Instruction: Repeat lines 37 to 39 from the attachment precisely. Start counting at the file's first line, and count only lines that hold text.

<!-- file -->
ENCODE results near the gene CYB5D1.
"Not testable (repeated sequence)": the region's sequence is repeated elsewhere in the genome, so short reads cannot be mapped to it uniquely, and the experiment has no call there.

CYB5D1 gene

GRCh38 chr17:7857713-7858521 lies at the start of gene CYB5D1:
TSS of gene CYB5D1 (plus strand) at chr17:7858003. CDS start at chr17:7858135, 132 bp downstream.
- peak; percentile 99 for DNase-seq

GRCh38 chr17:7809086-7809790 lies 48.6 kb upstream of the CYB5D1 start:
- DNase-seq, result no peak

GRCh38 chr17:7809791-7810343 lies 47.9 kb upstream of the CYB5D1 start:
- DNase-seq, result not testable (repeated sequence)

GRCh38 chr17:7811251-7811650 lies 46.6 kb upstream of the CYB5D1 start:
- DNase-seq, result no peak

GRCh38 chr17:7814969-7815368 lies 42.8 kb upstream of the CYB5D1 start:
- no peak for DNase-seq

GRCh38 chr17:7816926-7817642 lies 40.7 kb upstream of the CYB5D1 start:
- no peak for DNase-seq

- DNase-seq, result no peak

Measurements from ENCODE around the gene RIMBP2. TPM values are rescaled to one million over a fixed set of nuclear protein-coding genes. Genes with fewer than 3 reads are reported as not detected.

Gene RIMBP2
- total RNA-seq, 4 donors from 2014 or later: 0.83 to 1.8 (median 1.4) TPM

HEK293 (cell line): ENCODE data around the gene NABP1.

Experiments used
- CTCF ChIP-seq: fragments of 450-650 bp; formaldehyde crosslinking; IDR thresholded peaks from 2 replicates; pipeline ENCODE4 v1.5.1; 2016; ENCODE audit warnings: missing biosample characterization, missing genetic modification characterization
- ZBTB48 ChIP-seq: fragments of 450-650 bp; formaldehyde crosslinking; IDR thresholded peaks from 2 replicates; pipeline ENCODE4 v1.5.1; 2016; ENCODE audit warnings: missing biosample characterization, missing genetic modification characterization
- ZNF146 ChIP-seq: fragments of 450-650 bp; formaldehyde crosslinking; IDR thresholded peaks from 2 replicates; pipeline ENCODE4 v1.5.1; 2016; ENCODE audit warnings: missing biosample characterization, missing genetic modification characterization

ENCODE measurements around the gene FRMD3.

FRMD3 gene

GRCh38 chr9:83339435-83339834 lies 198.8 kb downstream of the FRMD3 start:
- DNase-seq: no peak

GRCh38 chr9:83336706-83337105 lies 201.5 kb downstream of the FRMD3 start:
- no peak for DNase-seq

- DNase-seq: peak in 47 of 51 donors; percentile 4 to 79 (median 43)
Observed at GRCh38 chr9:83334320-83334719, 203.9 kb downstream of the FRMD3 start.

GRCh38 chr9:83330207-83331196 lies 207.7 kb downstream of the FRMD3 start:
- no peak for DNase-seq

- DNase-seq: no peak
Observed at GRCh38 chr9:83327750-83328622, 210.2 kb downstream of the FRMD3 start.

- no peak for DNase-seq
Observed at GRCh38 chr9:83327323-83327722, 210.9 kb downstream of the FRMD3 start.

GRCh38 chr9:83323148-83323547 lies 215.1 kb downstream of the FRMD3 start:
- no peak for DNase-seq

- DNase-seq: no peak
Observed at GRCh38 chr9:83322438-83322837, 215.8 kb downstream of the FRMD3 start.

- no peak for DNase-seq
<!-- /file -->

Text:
Observed at GRCh38 chr9:83327750-83328622, 210.2 kb downstream of the FRMD3 start.

- no peak for DNase-seq
Observed at GRCh38 chr9:83327323-83327722, 210.9 kb downstream of the FRMD3 start.